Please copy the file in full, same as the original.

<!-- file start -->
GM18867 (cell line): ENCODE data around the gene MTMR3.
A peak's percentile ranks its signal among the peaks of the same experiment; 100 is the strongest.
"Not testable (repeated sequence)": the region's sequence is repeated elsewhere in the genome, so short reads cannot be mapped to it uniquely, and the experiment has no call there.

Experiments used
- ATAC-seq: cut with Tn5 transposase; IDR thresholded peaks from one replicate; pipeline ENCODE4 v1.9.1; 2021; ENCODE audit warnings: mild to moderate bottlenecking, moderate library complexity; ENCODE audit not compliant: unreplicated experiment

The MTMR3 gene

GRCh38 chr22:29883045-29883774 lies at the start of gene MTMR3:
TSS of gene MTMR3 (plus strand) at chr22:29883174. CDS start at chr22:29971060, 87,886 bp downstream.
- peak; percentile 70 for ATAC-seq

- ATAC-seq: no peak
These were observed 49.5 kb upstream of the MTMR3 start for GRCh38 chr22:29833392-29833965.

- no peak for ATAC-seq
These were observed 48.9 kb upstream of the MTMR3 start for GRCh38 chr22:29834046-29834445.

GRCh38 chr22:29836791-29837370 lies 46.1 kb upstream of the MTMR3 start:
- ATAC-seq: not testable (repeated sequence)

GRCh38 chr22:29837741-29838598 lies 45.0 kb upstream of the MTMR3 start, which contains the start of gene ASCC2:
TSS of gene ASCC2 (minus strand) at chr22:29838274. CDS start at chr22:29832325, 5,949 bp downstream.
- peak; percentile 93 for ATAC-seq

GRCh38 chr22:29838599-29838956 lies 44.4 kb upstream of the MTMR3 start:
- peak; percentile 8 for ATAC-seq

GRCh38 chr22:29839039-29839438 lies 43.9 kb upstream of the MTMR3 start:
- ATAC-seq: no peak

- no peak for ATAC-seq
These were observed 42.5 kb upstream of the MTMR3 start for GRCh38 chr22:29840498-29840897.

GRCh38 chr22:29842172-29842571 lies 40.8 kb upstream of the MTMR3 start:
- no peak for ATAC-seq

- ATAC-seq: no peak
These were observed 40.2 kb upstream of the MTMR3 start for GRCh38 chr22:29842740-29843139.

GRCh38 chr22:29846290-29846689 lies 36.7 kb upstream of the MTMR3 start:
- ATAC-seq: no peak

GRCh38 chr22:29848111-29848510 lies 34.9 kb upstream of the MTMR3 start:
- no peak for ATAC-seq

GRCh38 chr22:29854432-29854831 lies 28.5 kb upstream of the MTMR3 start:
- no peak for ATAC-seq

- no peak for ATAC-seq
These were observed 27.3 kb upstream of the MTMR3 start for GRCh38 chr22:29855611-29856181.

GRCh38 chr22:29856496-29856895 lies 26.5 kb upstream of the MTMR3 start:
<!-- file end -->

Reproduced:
GM18867 (cell line): ENCODE data around the gene MTMR3.
A peak's percentile ranks its signal among the peaks of the same experiment; 100 is the strongest.
"Not testable (repeated sequence)": the region's sequence is repeated elsewhere in the genome, so short reads cannot be mapped to it uniquely, and the experiment has no call there.

Experiments used
- ATAC-seq: cut with Tn5 transposase; IDR thresholded peaks from one replicate; pipeline ENCODE4 v1.9.1; 2021; ENCODE audit warnings: mild to moderate bottlenecking, moderate library complexity; ENCODE audit not compliant: unreplicated experiment

The MTMR3 gene

GRCh38 chr22:29883045-29883774 lies at the start of gene MTMR3:
TSS of gene MTMR3 (plus strand) at chr22:29883174. CDS start at chr22:29971060, 87,886 bp downstream.
- peak; percentile 70 for ATAC-seq

- ATAC-seq: no peak
These were observed 49.5 kb upstream of the MTMR3 start for GRCh38 chr22:29833392-29833965.

- no peak for ATAC-seq
These were observed 48.9 kb upstream of the MTMR3 start for GRCh38 chr22:29834046-29834445.

GRCh38 chr22:29836791-29837370 lies 46.1 kb upstream of the MTMR3 start:
- ATAC-seq: not testable (repeated sequence)

GRCh38 chr22:29837741-29838598 lies 45.0 kb upstream of the MTMR3 start, which contains the start of gene ASCC2:
TSS of gene ASCC2 (minus strand) at chr22:29838274. CDS start at chr22:29832325, 5,949 bp downstream.
- peak; percentile 93 for ATAC-seq

GRCh38 chr22:29838599-29838956 lies 44.4 kb upstream of the MTMR3 start:
- peak; percentile 8 for ATAC-seq

GRCh38 chr22:29839039-29839438 lies 43.9 kb upstream of the MTMR3 start:
- ATAC-seq: no peak

- no peak for ATAC-seq
These were observed 42.5 kb upstream of the MTMR3 start for GRCh38 chr22:29840498-29840897.

GRCh38 chr22:29842172-29842571 lies 40.8 kb upstream of the MTMR3 start:
- no peak for ATAC-seq

- ATAC-seq: no peak
These were observed 40.2 kb upstream of the MTMR3 start for GRCh38 chr22:29842740-29843139.

GRCh38 chr22:29846290-29846689 lies 36.7 kb upstream of the MTMR3 start:
- ATAC-seq: no peak

GRCh38 chr22:29848111-29848510 lies 34.9 kb upstream of the MTMR3 start:
- no peak for ATAC-seq

GRCh38 chr22:29854432-29854831 lies 28.5 kb upstream of the MTMR3 start:
- no peak for ATAC-seq

- no peak for ATAC-seq
These were observed 27.3 kb upstream of the MTMR3 start for GRCh38 chr22:29855611-29856181.

GRCh38 chr22:29856496-29856895 lies 26.5 kb upstream of the MTMR3 start: